In older people with cystic fibrosis, the pancreas can become more damaged. Diabetes can develop if the pancreas does not produce enough insulin, a hormone that controls the level of sugar in the blood.

Diabetes in people with cystic fibrosis is different from diabetes in people without cystic fibrosis. Usually, the symptoms of diabetes include feeling constantly thirsty, frequently needing to pass urine and feeling extremely tired.

This is less common in people with cystic fibrosis. Instead people with cystic fibrosis who develop diabetes may find it difficult to gain weight or may lose weight and see a decline in their lung function.

Cystic fibrosis-related diabetes is usually controlled by regular injections of insulin. Diabetes rarely occurs in children with cystic fibrosis.

Ears, nose and sinuses

People with cystic fibrosis can be prone to sinusitis (an infection of the cavities behind the cheekbones), which may need to be treated with nasal sprays or antibiotics.

Some older children and adults develop nasal polyps, which are fleshy swellings that grow from the lining of the nose or sinuses. If they become troublesome, they may need to be removed.

Bones and joints

Some older children with cystic fibrosis develop a form of arthritis (swelling and pain of the joints), usually in one or two large joints such as the knee. In most cases, symptoms improve with time and treatment.

Older children and adults may also be prone to thin bones, for many reasons, including repeated infection, poor growth or weight, lack of physical activity and lack of vitamins and minerals due to digestive problems.

People with cystic fibrosis are more at risk of developing osteoporosis if they are taking steroid medication (corticosteroids) to help with lung infections. Osteoporosis can cause joint pain and bones may fracture (break) more easily. Some people need to take drugs called bisphosphonates to help maintain their bone density.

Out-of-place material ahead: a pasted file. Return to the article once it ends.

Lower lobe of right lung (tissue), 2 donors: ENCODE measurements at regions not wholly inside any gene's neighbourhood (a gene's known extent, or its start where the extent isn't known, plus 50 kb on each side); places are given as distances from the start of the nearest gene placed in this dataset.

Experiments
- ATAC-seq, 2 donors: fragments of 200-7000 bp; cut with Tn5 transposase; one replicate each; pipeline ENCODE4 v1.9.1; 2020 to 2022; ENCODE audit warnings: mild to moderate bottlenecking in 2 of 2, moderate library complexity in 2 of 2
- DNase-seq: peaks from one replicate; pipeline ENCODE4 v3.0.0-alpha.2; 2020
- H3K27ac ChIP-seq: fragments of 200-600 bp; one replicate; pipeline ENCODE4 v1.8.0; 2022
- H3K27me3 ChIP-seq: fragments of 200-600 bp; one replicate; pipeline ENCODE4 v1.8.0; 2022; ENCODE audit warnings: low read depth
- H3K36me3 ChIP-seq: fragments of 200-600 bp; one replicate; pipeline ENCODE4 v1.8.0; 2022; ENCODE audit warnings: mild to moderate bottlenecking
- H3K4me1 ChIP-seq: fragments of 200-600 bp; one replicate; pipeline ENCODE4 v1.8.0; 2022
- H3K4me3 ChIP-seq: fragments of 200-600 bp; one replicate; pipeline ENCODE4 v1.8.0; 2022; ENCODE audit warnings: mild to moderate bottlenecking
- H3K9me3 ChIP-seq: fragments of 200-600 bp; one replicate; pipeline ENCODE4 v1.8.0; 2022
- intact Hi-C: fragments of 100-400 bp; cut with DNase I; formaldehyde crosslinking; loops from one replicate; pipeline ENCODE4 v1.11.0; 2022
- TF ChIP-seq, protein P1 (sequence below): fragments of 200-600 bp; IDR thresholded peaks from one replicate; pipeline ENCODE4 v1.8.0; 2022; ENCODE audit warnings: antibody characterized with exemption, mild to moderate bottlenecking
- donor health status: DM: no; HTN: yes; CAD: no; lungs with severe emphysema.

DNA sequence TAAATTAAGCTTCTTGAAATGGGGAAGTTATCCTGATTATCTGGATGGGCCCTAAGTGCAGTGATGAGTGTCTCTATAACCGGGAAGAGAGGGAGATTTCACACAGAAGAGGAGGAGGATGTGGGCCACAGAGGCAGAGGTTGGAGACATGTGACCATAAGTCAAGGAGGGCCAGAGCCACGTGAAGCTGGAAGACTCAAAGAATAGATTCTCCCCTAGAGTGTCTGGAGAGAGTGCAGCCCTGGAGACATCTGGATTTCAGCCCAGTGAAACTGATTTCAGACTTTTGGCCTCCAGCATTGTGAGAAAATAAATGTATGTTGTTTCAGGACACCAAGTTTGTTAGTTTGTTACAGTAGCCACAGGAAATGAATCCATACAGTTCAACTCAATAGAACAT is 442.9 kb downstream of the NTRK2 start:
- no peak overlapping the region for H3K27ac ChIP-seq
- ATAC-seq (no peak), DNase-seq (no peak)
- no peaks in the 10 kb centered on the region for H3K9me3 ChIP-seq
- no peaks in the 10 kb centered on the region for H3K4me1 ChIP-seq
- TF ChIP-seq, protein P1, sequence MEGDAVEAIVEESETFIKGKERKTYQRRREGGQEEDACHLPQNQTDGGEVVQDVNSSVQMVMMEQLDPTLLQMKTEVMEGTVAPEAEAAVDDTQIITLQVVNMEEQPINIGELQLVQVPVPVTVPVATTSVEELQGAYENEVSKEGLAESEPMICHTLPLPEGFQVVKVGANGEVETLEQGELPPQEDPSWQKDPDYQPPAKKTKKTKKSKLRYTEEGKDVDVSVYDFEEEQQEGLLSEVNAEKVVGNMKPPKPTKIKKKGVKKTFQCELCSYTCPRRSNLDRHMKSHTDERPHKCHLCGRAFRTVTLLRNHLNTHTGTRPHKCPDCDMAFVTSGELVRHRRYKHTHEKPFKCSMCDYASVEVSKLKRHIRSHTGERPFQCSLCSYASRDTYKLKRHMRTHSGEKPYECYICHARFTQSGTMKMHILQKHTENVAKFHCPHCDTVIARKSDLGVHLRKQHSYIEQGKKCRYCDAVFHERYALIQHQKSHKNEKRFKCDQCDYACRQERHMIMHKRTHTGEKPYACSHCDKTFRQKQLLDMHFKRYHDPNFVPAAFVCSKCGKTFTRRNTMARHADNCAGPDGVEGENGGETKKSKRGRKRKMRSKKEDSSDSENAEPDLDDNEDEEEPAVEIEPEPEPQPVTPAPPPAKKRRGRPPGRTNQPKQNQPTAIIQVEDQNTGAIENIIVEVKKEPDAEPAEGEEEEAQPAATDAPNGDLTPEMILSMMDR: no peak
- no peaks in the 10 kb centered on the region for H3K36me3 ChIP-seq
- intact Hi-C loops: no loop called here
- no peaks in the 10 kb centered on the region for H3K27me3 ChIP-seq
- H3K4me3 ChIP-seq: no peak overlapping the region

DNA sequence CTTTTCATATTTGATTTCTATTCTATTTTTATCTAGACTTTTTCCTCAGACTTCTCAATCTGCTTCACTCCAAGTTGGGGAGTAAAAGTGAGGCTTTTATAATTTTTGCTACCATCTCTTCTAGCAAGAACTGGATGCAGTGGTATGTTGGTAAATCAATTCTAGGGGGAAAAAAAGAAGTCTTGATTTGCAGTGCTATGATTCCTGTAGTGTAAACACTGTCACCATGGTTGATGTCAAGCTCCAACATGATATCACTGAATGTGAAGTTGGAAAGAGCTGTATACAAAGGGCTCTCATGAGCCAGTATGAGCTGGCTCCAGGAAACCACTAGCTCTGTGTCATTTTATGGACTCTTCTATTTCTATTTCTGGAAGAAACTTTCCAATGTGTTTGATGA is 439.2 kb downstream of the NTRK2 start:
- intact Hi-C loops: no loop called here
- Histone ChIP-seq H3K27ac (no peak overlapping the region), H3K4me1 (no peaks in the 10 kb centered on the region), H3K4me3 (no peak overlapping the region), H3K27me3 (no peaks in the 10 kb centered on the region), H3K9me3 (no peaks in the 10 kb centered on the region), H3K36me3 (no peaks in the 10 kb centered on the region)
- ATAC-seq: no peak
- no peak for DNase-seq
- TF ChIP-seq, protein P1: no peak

Both men and women with cystic fibrosis can have problems conceiving children.

In virtually all men with cystic fibrosis, the tubes that carry sperm do not develop correctly, making them infertile.

Women with cystic fibrosis may find that their menstrual cycle becomes absent or irregular if they are underweight.

There is also an increased thickness of cervical mucus, which can sometimes reduce fertility.

However, some women with cystic fibrosis can have a successful pregnancy, though it may take longer than usual before conceiving a baby.


In a few people with cystic fibrosis, the tiny bile ducts in the liver can become blocked by mucus. This can be serious as the disease progresses, and in some cases it may be necessary to have a liver transplant.


People with cystic fibrosis, especially females, are more likely to have urinary incontinence (loss of bladder control) as urine can leak out of the bladder during coughing fits.  

Enzymes are proteins that speed up and control chemical reactions, such as digestion, in the body.
The liver is the largest organ in the body. Its main jobs are to secrete bile (to help digestion), detoxify the blood and change food into energy.
Stool (also known as faeces) is the solid waste matter that is passed from the body as a bowel movement.
Medical Review: March 22, 2012